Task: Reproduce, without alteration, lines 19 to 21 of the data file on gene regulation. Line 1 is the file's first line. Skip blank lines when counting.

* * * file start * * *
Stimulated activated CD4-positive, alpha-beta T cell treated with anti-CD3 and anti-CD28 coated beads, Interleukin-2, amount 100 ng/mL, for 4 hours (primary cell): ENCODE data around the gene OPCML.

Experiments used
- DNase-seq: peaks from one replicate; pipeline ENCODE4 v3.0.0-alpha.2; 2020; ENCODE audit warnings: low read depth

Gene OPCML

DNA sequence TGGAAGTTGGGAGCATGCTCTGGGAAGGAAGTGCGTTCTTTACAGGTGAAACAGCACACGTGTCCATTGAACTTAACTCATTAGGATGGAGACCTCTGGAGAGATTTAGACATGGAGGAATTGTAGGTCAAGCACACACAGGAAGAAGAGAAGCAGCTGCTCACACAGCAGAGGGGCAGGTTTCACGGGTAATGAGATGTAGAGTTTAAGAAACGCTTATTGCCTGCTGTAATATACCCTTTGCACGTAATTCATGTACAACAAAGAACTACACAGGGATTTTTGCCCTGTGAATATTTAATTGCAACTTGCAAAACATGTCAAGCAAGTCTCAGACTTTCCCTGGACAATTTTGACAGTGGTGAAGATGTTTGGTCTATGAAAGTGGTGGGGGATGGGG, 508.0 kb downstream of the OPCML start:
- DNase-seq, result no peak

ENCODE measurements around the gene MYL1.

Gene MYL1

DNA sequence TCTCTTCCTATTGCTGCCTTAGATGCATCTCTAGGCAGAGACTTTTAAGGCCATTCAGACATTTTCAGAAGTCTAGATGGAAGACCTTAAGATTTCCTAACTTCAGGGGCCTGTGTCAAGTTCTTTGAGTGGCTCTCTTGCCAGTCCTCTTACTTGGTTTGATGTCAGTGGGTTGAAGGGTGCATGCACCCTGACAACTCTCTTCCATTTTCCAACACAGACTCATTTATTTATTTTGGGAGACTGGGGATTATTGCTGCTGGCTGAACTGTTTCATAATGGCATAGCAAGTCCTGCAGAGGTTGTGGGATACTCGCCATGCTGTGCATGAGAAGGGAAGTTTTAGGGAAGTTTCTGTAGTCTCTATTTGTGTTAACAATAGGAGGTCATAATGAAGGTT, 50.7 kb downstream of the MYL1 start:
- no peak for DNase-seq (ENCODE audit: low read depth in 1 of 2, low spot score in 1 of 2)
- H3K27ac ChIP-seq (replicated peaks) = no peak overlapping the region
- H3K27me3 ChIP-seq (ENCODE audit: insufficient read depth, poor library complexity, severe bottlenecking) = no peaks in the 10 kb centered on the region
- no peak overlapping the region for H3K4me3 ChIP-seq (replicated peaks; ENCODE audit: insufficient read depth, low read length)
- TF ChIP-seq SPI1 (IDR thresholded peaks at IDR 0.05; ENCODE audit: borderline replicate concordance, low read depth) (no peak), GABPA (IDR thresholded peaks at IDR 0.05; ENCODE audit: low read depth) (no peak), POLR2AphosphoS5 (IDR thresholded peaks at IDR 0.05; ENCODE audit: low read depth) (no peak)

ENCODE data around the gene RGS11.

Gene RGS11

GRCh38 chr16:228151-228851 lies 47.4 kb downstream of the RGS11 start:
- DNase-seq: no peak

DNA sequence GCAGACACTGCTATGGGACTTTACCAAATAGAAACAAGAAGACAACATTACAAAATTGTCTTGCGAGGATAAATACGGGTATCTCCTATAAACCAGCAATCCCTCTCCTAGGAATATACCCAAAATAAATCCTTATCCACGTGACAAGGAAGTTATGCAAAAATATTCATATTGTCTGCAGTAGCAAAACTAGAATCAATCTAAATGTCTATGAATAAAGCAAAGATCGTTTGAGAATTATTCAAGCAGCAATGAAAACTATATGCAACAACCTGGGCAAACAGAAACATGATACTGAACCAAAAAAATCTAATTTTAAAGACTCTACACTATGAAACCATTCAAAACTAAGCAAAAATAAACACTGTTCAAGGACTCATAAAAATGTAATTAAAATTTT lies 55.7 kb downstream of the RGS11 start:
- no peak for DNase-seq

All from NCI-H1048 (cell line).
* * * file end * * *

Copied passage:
DNA sequence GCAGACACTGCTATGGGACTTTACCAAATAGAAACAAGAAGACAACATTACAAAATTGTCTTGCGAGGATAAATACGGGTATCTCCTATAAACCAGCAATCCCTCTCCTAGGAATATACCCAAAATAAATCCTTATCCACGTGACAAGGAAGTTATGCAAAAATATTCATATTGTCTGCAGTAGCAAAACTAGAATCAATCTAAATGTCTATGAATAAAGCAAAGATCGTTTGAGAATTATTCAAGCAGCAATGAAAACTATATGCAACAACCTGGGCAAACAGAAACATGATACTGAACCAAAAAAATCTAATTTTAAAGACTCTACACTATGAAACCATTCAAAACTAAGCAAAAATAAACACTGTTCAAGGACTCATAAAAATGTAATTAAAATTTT lies 55.7 kb downstream of the RGS11 start:
- no peak for DNase-seq

All from NCI-H1048 (cell line).